Nigeria’s finance minister hinted on Monday that the country’s government might opt for asset sales next year to boost the public coffers as the economy struggles.
“Looking at 2017, how we fund the 2017 budget, I think we have started to work on that and look at a mixed strategy of debt and asset realizations,” Kemi Adeosun told CNBC Africa.
Nigeria’s gross domestic product (GDP) is set to shrink for the first time on an annual basis in 21 years in 2016, as the oil-reliant economy struggles with weak crude prices and a collapse in its currency.
Some people, such as Nigerian billionaire Aliko Dangote, have already suggested the state sell off some of assets in order to boost public finances.
“I think the real challenge for us is now for us to have the political will in terms of selling some assets,” Dangote, who is said to be Africa’s richest man, told CNBC Africa on Friday.
“I think it’s an easier route than the IMF (International Monetary Fund) or the World Bank to borrow money, because what you need to do is actually to beef up the reserves,” he added.
Dangote suggested the government should sell off stakes in some of its joint ventures with the private sector in an open tender process. He said that Africa Finance Corporation — a development finance institution established in 2007 — would fetch close to $800 million. Policymakers should also look to sell 100 percent of the country’s stake in Nigeria LNG, a natural resources firm, Dangote said.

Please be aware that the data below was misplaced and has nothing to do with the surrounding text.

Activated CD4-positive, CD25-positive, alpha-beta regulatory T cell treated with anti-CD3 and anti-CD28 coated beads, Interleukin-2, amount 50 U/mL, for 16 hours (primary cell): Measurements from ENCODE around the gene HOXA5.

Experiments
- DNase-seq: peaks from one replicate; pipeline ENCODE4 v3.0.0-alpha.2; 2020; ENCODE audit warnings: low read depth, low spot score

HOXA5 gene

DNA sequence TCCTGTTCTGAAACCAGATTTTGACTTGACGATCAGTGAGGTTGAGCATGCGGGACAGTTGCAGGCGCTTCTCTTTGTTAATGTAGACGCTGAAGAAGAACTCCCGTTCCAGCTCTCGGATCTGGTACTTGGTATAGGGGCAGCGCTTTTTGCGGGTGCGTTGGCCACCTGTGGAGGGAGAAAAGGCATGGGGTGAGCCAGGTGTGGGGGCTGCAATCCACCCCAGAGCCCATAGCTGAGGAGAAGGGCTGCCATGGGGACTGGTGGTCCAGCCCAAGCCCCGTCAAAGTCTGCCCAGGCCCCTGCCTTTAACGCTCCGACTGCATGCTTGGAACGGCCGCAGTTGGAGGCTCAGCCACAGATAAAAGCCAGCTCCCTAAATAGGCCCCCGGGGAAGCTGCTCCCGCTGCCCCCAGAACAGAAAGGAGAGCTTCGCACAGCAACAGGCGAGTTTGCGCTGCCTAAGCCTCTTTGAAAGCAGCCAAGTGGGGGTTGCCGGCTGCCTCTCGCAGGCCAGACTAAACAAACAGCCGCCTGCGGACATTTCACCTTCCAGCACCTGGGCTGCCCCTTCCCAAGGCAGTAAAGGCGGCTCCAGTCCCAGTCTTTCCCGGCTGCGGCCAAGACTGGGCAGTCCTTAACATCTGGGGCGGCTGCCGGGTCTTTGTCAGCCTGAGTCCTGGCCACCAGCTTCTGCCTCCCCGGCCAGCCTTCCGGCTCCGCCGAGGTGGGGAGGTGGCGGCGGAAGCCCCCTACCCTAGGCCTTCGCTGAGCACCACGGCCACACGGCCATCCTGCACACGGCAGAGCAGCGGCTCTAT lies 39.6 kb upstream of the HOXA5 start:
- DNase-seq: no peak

Nigeria’s credit rating was downgraded to B from B+ by S&P Global Ratings on Friday. The international ratings agency forecast the Nigerian economy would shrink by 1 percent this year.
“Nigeria’s economy has weakened more than we expected owing to a marked contraction in oil production, a restrictive foreign exchange regime and delayed fiscal stimulus,” S&P said in a report on the downgrade.
Real GDP fell by 2.06 percent between April and June, year-on-year, having shrunk by 0.36 percent in the first quarter.
Fiscal stimulus could also come from the government’s plans for much-needed infrastructure plans for the country, particularly on road improvement.
“The infrastructure deficit is such that government on its own cannot close it and so we have consistently said that we will look for opportunities to partner with the private sector … and we will have user fees to actually pay for them, particularly in the area of roads where it is very clear that the deficit is huge,” Adeosun told CNBC Africa.
—With contribution from CNBC Africa and CNBC’s Matt Clinch.